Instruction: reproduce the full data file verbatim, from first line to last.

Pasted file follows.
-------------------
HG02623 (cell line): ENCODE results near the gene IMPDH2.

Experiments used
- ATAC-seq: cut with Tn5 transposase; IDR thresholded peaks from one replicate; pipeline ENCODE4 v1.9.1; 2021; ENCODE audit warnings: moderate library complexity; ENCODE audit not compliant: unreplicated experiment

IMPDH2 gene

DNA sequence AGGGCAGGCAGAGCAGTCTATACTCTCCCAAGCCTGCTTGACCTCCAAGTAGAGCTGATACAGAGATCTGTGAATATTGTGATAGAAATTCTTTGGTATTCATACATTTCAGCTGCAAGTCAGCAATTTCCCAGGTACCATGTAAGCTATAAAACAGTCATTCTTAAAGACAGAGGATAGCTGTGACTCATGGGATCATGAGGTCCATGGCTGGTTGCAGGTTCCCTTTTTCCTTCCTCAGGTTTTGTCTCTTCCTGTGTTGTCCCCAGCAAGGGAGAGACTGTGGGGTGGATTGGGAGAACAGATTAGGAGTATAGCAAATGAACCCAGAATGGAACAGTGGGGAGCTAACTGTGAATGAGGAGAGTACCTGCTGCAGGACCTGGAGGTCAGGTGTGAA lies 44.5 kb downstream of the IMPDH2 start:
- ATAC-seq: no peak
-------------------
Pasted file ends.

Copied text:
HG02623 (cell line): ENCODE results near the gene IMPDH2.

Experiments used
- ATAC-seq: cut with Tn5 transposase; IDR thresholded peaks from one replicate; pipeline ENCODE4 v1.9.1; 2021; ENCODE audit warnings: moderate library complexity; ENCODE audit not compliant: unreplicated experiment

IMPDH2 gene

DNA sequence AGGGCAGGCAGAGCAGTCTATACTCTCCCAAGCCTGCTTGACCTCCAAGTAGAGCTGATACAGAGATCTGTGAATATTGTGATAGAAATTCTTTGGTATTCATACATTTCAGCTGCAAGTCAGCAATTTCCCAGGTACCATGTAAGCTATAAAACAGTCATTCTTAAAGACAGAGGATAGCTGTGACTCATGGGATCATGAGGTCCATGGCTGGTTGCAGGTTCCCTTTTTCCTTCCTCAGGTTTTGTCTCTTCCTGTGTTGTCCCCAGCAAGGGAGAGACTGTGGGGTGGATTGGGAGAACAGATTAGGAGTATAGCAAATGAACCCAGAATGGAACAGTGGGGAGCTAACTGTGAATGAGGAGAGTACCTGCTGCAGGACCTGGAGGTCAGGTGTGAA lies 44.5 kb downstream of the IMPDH2 start:
- ATAC-seq: no peak